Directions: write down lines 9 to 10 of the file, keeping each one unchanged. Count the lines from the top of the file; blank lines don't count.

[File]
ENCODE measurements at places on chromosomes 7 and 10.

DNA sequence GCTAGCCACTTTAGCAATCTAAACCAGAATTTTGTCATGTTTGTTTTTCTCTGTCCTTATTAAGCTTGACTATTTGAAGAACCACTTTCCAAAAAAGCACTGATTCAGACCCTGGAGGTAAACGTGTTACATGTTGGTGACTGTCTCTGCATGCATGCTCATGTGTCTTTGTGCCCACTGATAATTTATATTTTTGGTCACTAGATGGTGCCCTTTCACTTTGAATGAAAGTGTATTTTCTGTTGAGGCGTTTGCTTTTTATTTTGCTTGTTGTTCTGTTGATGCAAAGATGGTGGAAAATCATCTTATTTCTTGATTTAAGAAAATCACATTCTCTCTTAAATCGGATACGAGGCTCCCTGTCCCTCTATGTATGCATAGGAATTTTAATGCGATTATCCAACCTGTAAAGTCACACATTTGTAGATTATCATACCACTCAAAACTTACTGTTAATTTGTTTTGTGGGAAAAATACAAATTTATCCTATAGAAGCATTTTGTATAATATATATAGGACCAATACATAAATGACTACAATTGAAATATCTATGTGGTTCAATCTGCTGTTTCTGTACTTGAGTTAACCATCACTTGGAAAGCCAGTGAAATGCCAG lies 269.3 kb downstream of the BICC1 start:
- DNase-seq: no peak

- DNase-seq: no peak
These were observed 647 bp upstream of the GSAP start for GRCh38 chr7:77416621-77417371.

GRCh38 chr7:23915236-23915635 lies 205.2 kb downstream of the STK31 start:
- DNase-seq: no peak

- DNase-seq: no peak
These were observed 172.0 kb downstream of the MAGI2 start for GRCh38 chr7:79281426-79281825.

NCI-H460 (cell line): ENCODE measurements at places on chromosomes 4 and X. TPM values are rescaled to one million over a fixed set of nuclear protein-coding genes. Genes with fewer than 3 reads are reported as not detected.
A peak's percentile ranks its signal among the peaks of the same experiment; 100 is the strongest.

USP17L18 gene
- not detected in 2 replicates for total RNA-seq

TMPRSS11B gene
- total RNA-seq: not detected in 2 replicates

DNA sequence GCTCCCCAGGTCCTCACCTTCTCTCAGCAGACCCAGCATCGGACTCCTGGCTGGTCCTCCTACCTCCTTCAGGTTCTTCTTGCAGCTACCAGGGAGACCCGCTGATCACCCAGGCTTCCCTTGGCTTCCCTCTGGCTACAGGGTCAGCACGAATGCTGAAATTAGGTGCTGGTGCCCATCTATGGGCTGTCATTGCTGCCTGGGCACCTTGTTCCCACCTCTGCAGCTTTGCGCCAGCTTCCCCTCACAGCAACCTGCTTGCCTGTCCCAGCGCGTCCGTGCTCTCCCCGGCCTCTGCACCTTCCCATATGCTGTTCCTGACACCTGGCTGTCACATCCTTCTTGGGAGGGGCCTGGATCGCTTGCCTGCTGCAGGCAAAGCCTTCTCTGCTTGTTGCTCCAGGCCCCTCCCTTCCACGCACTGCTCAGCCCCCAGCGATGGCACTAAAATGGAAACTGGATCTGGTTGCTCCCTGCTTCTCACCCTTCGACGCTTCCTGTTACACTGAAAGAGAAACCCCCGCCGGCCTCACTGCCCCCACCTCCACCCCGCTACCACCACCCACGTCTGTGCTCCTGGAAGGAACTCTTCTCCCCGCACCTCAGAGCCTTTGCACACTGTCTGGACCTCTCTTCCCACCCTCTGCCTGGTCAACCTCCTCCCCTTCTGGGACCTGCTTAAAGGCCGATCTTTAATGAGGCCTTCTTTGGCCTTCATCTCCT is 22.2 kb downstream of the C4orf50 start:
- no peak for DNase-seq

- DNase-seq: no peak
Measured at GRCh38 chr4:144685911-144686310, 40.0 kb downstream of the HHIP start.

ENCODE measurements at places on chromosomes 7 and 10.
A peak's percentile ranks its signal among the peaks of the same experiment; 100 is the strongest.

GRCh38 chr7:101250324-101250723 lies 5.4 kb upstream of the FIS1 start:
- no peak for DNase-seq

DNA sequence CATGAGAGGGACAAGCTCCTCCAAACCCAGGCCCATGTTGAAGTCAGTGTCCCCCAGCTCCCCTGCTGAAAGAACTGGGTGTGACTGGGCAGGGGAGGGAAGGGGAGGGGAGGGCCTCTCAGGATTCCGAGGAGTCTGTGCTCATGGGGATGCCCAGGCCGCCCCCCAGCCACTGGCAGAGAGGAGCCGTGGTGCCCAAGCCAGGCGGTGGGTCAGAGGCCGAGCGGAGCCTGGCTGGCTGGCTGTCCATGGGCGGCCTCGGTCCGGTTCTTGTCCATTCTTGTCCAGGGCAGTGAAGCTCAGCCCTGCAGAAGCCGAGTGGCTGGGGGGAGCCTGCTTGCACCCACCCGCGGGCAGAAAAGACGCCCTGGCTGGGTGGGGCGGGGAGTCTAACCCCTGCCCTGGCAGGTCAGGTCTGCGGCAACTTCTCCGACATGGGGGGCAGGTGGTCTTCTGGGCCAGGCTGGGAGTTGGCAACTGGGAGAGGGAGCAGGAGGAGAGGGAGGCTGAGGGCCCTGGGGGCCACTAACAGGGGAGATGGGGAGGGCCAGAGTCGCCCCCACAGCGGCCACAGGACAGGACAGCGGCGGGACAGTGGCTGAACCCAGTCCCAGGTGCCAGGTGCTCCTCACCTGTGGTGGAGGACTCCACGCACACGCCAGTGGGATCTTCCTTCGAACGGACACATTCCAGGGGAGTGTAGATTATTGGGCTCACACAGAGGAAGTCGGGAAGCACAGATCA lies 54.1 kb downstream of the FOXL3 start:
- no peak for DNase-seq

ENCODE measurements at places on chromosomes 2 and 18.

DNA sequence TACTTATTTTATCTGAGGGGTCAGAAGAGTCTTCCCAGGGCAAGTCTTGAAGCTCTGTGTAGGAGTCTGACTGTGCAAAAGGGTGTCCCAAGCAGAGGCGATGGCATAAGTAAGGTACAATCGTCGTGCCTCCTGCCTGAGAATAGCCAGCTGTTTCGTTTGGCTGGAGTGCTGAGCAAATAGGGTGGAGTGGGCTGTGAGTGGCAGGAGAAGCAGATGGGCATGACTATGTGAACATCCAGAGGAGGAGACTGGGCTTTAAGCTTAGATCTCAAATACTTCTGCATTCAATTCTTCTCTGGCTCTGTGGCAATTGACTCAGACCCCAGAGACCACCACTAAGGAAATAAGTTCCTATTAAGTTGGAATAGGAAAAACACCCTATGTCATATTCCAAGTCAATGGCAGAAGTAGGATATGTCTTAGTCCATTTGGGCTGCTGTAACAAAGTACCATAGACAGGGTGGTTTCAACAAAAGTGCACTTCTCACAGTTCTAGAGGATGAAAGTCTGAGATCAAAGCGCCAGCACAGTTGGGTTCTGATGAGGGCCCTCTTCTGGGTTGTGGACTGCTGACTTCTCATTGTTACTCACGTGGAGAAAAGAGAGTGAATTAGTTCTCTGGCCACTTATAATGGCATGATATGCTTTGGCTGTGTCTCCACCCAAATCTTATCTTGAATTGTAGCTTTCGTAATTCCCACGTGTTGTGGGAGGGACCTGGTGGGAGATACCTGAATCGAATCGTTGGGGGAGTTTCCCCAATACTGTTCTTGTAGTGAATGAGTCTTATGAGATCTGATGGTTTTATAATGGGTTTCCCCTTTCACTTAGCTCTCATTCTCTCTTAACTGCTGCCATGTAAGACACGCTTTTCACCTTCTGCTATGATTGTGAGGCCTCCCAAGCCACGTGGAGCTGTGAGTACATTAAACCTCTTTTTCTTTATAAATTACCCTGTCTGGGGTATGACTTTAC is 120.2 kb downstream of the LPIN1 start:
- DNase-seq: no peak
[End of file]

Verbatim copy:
These were observed 172.0 kb downstream of the MAGI2 start for GRCh38 chr7:79281426-79281825.

NCI-H460 (cell line): ENCODE measurements at places on chromosomes 4 and X. TPM values are rescaled to one million over a fixed set of nuclear protein-coding genes. Genes with fewer than 3 reads are reported as not detected.